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27 Comments on "Beating the bushes: Kip Wells gives hope to us all"

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Brandon
Guest

Looks like an awesome setting for a ball game. The bridge looks magnificent!

Alan
Guest

Hey, that sounds like a good ol’ day at the ballyard! Nice to imagine you and J together, wish I coulda joined you. Too bad Pepe Feliz couldn’t get in the game, I remember his weak-hitting ways all too well from Giants days, but he was always a pretty good glove man.

Andy
Admin

I have been over that bridge more times than I can count. Nice post, JA.

Kenny
Guest

Yeah, I’ve been over that bridge more times than you have – by car, by train. And for anyone that doesn’t know: it’s the Ben Franklin Bridge between Philadelphia PA and Camden NJ.

Andy
Admin

And we have been over that bridge a number of times together. (I’ll let the cat out of the bag–Kenny and I are related!)

Kenny
Guest

Meow…meow…meow

Jason Z
Guest

I wonder if manager Sparky is known to sit on birthday cakes
naked?

BTW, Andy, just bought Pinstripe Empire and am loving it.

Thanks for the tip.

Andy
Admin

Glad to hear it. I think Marty Appel is going to achieve legend status with that book.

Jason Z
Guest

As a 36 year Yankee fan, first game was 4/24/76 against
the Royals, I agree.

I have read dozens of Yankee books over the years, but as
Appel points out in the beginning, this is the first comprehensive team history written in almost 70 years. He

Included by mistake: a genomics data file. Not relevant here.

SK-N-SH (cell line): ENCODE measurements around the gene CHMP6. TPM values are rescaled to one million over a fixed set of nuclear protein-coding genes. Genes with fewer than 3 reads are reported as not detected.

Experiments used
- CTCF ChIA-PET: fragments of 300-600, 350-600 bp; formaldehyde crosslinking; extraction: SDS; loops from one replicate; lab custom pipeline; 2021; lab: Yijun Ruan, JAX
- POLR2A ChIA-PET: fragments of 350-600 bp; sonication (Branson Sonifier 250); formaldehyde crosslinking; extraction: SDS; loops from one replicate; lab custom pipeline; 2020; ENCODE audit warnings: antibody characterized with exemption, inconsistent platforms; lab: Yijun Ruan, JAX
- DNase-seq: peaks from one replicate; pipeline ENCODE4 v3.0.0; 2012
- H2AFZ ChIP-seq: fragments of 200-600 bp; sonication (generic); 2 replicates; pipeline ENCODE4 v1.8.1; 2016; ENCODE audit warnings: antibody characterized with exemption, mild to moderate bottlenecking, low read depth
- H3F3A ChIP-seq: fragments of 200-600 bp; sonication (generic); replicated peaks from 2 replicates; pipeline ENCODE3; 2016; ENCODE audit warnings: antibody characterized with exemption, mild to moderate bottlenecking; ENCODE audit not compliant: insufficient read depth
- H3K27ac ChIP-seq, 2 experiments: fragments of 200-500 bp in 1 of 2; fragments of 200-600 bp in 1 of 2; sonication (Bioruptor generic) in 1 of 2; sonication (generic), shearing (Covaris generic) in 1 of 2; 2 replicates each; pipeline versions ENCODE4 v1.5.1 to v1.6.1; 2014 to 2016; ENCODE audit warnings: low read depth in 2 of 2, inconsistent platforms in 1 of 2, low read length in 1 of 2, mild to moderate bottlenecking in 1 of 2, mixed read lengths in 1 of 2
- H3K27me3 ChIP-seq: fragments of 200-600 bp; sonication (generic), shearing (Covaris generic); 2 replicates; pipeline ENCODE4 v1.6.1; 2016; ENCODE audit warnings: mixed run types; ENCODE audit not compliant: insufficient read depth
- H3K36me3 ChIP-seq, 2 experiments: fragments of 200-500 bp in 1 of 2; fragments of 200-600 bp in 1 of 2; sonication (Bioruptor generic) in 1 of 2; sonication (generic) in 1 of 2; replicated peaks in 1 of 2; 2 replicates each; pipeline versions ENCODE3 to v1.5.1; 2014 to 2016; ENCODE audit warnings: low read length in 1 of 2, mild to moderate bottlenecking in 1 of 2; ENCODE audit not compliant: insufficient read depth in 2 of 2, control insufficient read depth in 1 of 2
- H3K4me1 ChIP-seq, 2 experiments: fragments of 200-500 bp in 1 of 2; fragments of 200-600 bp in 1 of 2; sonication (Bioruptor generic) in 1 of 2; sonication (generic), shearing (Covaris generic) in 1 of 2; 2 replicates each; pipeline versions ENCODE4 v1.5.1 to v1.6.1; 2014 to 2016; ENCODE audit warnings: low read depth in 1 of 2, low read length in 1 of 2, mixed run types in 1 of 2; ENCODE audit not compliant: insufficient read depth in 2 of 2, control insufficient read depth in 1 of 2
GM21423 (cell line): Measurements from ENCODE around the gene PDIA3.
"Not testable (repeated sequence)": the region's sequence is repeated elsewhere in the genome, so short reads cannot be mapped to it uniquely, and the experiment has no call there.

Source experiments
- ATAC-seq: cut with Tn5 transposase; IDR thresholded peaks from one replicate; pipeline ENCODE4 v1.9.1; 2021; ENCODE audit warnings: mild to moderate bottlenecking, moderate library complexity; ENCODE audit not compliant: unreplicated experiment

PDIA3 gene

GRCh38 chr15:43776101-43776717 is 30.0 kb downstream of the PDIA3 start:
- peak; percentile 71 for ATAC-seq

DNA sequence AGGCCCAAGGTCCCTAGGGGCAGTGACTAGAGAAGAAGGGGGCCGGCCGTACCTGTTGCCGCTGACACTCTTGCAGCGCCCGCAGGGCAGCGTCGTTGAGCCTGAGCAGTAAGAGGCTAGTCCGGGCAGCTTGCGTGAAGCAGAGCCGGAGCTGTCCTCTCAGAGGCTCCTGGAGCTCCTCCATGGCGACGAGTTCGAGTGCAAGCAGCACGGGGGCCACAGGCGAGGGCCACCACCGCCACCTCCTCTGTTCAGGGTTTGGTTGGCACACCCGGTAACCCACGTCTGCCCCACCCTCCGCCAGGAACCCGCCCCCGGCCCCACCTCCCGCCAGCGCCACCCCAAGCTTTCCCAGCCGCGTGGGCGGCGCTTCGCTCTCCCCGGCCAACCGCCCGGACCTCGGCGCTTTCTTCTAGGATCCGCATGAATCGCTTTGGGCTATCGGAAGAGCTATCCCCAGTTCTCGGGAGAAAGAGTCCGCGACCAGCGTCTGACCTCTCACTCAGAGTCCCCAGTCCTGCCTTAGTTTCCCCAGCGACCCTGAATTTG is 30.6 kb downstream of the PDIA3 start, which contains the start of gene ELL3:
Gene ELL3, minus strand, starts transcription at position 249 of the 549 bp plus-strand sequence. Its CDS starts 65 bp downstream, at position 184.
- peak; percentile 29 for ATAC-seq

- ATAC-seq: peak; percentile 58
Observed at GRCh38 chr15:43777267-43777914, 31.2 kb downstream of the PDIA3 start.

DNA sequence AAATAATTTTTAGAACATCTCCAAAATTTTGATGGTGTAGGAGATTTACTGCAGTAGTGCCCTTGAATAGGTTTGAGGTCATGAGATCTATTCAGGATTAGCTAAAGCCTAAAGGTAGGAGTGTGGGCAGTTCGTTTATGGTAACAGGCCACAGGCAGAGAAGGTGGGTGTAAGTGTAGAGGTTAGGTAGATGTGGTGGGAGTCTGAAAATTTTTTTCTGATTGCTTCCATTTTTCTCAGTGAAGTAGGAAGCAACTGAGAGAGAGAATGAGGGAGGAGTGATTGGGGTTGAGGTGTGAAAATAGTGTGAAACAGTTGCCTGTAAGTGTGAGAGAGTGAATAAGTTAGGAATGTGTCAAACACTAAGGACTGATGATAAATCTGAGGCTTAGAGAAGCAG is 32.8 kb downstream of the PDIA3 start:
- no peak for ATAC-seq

sources the first book to cover the beginning and then carries
us right up to the present.

It is a wonderful gift, and thanks again for mentioning it.

MikeD
Guest

How long a trip outside NYC is that park? I’ve been to a high percentage of minor league parks in the tri-state region, but Campbell Stadium was not on my list…until now.

I’ll try and pick a day when it’s less than 95.

Andy
Admin

Camden is just outside Philly, so you can gauge it from there.

Ed
Guest

100% off topic but the White Sox are threatening the record for most runs in a shutout (22). They’re up too 18, bases loaded, one out in the bottom of the 7th.

Larry
Guest

I would love to see a game between the Sugar Land Skeeters and the Houston Astros. I think the Skeeters could win at least 1 game of a 3 game series.

Luis Gomez
Guest

Excellent post, John. I’m one of those guys who can’t get enough baseball, and tht’s why I love minor leagues baseball. I think Spring Training Leagues, Minor Leagues, Independent Leagues and Winter Leagues are a great/cheap way to spend and enjoy an afternoon with our loved ones, specially the little ones.

Jim Bouldin
Guest
Well, with respect to the Skeeters’ upcoming promotions, there’s good and bad news, depending on one’s perspective. Still remaining are… – Reggy the Purple Party Dude, and Buzz Brigade Peanut Butter and Jelly Banquet – Batman Night with Batman Themed Fireworks – Skeeters Baseball Hat Giveaway – Salute to Cricket and Money Mailer Monday – Martial Arts Night – Dance Night – Cheerleading Night – Breakin BBoy McCoy night (featuring the break-dancing batboy, BB McCoy) – Engineering Night and Pocket Protector Giveaway – Boy Scout Campout and Elvis Themed Fireworks Spectacular – and best of all…the Human Fireball, Ted Batchelor:… Read more »
Tmckelv
Guest

Thanks for the story John, it is wonderful. I can’t believe it is too easy for players to make it from the Independent League to the majors. It is a bunch of guys that really just want to play.

I live within 15 minutes of the Somerset Patriots Stadium. It is actually quite nice. I have only been to a few games (less than 10), but we did go to see Rickey Henderson a few years ago during his Newark Bears days.